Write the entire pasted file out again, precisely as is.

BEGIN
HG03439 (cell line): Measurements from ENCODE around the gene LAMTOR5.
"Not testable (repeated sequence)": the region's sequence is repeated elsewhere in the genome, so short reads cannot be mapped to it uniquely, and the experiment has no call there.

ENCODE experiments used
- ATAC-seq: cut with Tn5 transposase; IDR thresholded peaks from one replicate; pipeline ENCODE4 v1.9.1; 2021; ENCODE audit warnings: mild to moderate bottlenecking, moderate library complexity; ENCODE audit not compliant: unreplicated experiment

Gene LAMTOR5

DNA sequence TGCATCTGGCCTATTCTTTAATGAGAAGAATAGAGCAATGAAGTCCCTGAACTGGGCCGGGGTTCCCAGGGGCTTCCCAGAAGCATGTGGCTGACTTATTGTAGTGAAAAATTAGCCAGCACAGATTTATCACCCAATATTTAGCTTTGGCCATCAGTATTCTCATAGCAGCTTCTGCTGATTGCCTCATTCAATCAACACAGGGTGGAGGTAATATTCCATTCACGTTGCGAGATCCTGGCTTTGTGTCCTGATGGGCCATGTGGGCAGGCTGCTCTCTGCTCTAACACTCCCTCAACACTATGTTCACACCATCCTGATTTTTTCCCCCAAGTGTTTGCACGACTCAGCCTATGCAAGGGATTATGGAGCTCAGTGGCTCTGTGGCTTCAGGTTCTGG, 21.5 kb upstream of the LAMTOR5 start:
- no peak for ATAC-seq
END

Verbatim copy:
HG03439 (cell line): Measurements from ENCODE around the gene LAMTOR5.
"Not testable (repeated sequence)": the region's sequence is repeated elsewhere in the genome, so short reads cannot be mapped to it uniquely, and the experiment has no call there.

ENCODE experiments used
- ATAC-seq: cut with Tn5 transposase; IDR thresholded peaks from one replicate; pipeline ENCODE4 v1.9.1; 2021; ENCODE audit warnings: mild to moderate bottlenecking, moderate library complexity; ENCODE audit not compliant: unreplicated experiment

Gene LAMTOR5

DNA sequence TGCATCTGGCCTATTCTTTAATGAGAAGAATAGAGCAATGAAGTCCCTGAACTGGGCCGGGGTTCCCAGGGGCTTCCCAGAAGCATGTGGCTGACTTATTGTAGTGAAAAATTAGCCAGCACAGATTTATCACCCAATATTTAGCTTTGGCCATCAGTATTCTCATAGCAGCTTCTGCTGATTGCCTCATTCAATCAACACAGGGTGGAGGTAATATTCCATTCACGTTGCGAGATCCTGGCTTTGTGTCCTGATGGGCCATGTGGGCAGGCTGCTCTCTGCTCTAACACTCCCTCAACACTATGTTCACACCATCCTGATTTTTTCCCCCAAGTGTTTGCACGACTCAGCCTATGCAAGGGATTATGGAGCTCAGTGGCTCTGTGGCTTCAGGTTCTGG, 21.5 kb upstream of the LAMTOR5 start:
- no peak for ATAC-seq